Frequency-tuned surfaces for passive control of wall-bounded turbulent flow – a resolvent analysis study
The potential of frequency-tuned surfaces as a passive control strategy for reducing drag in wall-bounded turbulent flows is investigated using resolvent analysis. These surfaces are considered to have geometries with impedances that permit transpiration and/or slip at the wall in response to wall pressure and/or shear and are tuned to target the dynamically important structures of wall turbulence. It is shown that wall impedance can suppress the modes resembling the near-wall cycle and the very-large-scale motions and the Reynolds stress contribution of these modes. Suppression of the near-wall cycle requires a more reactive impedance. In addition to these dynamically important modes, the effect of wall impedance across the spectral space is analysed by considering varying mode speeds and wavelengths. It is shown that the materials designed for suppression of the near-wall modes lead to gain reduction over a wide range across the spectral space. Furthermore, a wall with only shear-driven impedance is found to suppress turbulent structures over a wider range in spectral space, leading to an overall turbulent drag reduction. Most importantly, the present analysis shows that the drag-reducing impedance is non-unique and the control performance is not sensitive to variations of the surface impedance within a favourable range. This implies that specific frequency bandwidths can be targeted with periodic material design.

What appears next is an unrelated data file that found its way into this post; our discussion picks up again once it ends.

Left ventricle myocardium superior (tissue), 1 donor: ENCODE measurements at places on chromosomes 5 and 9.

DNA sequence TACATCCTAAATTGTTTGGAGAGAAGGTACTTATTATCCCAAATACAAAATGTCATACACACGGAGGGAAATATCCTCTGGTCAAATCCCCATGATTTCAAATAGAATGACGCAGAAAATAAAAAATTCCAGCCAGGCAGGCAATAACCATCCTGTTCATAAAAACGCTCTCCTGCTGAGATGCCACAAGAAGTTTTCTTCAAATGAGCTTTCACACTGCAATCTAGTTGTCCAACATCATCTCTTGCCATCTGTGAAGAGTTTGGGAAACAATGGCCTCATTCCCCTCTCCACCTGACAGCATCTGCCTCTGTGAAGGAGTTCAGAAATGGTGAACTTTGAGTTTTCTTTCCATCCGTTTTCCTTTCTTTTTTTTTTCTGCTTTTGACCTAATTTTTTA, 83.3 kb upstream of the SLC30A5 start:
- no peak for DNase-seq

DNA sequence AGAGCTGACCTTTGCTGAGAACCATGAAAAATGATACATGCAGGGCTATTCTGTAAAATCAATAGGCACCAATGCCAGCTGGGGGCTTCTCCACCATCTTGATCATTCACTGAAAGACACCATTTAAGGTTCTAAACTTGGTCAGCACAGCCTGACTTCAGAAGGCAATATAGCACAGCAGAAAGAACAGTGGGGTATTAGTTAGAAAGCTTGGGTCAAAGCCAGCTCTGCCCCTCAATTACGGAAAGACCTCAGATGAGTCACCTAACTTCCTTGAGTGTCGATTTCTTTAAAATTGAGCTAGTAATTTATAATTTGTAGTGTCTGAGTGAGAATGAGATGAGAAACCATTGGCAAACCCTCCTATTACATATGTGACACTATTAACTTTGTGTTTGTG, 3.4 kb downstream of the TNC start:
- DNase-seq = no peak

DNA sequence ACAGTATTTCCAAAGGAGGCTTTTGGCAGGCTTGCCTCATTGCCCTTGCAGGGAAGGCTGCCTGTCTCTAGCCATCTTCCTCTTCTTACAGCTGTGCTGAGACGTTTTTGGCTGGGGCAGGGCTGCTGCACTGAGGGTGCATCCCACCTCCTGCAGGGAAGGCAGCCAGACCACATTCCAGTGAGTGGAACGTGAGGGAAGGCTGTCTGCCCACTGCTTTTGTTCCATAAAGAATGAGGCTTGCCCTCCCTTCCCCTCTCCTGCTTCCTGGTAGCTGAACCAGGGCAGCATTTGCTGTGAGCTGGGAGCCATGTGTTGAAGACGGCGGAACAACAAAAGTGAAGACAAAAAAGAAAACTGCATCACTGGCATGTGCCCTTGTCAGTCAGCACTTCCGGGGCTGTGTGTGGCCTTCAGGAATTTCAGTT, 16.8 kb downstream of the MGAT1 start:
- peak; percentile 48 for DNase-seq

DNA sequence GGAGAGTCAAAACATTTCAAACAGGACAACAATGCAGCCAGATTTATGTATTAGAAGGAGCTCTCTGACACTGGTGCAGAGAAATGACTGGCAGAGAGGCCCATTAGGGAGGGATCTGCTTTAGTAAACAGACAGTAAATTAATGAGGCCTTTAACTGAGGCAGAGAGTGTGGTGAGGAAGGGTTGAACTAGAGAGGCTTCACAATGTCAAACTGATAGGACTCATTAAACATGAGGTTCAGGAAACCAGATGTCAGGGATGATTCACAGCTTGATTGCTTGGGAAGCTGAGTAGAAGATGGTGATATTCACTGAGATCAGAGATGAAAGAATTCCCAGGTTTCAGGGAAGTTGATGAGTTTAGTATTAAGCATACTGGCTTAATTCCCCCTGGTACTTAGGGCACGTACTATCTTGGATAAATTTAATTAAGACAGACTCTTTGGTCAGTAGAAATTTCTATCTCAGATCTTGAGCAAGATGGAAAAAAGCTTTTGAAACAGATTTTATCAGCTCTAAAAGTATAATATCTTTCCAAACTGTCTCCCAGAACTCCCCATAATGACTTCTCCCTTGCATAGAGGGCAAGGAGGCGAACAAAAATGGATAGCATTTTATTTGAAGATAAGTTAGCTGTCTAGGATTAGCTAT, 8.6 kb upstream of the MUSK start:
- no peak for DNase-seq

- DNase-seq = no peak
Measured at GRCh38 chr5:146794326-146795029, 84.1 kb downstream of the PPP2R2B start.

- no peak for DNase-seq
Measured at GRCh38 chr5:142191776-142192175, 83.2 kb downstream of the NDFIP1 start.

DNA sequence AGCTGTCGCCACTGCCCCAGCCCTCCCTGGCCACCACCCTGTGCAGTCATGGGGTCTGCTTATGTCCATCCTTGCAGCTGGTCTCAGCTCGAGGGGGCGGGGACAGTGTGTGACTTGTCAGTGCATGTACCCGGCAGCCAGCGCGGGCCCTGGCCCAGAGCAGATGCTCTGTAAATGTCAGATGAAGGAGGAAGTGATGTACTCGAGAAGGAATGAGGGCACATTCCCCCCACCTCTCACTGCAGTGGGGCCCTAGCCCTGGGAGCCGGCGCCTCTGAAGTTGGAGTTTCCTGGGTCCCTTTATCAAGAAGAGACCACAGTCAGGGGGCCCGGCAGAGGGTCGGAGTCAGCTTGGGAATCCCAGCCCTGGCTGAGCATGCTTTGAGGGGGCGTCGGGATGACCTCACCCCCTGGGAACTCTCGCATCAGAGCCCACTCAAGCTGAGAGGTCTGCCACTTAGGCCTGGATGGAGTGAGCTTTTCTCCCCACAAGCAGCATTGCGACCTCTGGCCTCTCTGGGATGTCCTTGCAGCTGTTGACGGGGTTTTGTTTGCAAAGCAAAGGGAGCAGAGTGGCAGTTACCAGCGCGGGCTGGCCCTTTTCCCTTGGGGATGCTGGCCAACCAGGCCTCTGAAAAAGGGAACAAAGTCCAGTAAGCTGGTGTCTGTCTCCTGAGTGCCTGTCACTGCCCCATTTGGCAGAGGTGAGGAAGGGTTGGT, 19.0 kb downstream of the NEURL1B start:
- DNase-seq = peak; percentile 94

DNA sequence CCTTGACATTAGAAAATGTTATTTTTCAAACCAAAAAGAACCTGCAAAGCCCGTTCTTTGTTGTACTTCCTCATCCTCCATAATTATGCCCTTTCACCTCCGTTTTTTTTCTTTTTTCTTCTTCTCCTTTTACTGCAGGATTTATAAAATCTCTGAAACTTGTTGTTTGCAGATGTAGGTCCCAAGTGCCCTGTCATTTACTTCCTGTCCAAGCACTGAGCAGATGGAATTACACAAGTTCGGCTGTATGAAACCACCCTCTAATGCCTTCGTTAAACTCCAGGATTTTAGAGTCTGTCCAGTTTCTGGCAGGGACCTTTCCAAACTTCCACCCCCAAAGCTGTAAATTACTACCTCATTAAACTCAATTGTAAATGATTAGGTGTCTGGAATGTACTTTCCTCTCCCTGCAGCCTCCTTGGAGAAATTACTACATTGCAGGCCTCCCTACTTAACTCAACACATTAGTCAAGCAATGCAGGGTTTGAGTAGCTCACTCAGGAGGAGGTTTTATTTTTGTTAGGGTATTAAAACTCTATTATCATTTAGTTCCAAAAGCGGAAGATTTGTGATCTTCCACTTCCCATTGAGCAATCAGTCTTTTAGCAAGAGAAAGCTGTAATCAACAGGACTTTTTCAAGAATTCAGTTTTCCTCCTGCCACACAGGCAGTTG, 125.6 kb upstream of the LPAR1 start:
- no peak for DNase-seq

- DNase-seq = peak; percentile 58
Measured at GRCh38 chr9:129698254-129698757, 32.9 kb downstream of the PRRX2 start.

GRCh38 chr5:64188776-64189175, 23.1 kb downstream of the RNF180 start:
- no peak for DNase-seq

© The Author(s), 2023. Published by Cambridge University Press. This is an Open Access article, distributed under the terms of the Creative Commons Attribution licence (http://creativecommons.org/licenses/by/4.0/), which permits unrestricted re-use, distribution and reproduction, provided the original article is properly cited. This work was supported by the Australian Research Council Discovery Projects (grant number DP200101961); and the U.S. Office of Naval Research (grant number N00014-17-1-3022, BJM). The authors report no conflict of interest.
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